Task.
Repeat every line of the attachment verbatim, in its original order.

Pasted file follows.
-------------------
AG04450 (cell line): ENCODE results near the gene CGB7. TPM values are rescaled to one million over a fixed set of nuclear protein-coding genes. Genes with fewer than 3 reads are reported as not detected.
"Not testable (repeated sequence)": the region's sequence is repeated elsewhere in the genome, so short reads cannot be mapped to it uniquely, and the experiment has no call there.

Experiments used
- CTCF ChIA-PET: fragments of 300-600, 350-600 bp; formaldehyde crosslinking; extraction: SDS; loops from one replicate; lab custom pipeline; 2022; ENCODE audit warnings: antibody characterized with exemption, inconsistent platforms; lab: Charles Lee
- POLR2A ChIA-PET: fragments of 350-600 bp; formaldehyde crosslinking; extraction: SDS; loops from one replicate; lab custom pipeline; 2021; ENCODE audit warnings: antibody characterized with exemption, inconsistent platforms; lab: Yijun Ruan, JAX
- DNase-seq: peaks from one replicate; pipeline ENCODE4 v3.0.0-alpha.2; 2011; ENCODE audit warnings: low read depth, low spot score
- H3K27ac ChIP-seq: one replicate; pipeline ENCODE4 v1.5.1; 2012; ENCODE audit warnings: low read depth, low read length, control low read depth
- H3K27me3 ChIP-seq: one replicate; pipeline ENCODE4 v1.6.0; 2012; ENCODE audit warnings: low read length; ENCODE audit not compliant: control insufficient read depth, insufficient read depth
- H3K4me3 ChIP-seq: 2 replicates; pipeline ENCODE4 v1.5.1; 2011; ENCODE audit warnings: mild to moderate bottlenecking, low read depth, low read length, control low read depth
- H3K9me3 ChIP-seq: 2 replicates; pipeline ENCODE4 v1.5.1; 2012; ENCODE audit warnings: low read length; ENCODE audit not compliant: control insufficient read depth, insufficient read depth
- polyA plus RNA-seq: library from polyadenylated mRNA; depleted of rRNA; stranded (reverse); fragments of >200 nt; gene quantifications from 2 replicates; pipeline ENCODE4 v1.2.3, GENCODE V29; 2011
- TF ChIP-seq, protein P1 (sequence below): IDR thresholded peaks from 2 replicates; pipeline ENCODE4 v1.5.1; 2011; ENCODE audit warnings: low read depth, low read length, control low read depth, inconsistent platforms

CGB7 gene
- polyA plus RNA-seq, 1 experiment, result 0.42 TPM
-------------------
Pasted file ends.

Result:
AG04450 (cell line): ENCODE results near the gene CGB7. TPM values are rescaled to one million over a fixed set of nuclear protein-coding genes. Genes with fewer than 3 reads are reported as not detected.
"Not testable (repeated sequence)": the region's sequence is repeated elsewhere in the genome, so short reads cannot be mapped to it uniquely, and the experiment has no call there.

Experiments used
- CTCF ChIA-PET: fragments of 300-600, 350-600 bp; formaldehyde crosslinking; extraction: SDS; loops from one replicate; lab custom pipeline; 2022; ENCODE audit warnings: antibody characterized with exemption, inconsistent platforms; lab: Charles Lee
- POLR2A ChIA-PET: fragments of 350-600 bp; formaldehyde crosslinking; extraction: SDS; loops from one replicate; lab custom pipeline; 2021; ENCODE audit warnings: antibody characterized with exemption, inconsistent platforms; lab: Yijun Ruan, JAX
- DNase-seq: peaks from one replicate; pipeline ENCODE4 v3.0.0-alpha.2; 2011; ENCODE audit warnings: low read depth, low spot score
- H3K27ac ChIP-seq: one replicate; pipeline ENCODE4 v1.5.1; 2012; ENCODE audit warnings: low read depth, low read length, control low read depth
- H3K27me3 ChIP-seq: one replicate; pipeline ENCODE4 v1.6.0; 2012; ENCODE audit warnings: low read length; ENCODE audit not compliant: control insufficient read depth, insufficient read depth
- H3K4me3 ChIP-seq: 2 replicates; pipeline ENCODE4 v1.5.1; 2011; ENCODE audit warnings: mild to moderate bottlenecking, low read depth, low read length, control low read depth
- H3K9me3 ChIP-seq: 2 replicates; pipeline ENCODE4 v1.5.1; 2012; ENCODE audit warnings: low read length; ENCODE audit not compliant: control insufficient read depth, insufficient read depth
- polyA plus RNA-seq: library from polyadenylated mRNA; depleted of rRNA; stranded (reverse); fragments of >200 nt; gene quantifications from 2 replicates; pipeline ENCODE4 v1.2.3, GENCODE V29; 2011
- TF ChIP-seq, protein P1 (sequence below): IDR thresholded peaks from 2 replicates; pipeline ENCODE4 v1.5.1; 2011; ENCODE audit warnings: low read depth, low read length, control low read depth, inconsistent platforms

CGB7 gene
- polyA plus RNA-seq, 1 experiment, result 0.42 TPM